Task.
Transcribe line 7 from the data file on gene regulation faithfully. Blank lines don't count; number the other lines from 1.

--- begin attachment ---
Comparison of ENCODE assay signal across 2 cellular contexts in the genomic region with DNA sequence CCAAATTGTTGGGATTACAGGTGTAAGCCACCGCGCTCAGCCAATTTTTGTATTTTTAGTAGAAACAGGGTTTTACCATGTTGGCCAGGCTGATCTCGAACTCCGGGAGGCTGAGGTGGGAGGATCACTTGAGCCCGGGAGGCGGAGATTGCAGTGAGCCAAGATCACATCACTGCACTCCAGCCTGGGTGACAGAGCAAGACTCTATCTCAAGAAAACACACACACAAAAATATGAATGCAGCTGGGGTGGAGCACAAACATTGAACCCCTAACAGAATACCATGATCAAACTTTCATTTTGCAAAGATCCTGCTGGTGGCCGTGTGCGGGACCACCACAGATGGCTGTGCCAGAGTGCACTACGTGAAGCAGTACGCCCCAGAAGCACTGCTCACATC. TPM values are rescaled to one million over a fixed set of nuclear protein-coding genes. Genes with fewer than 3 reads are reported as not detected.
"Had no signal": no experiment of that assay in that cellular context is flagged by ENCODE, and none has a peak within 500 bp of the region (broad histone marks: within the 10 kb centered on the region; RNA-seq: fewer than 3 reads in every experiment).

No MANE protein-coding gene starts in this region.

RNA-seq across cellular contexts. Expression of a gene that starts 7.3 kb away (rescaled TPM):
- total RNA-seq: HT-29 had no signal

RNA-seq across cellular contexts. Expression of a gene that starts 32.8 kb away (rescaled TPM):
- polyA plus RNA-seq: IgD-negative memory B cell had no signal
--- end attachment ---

- polyA plus RNA-seq: IgD-negative memory B cell had no signal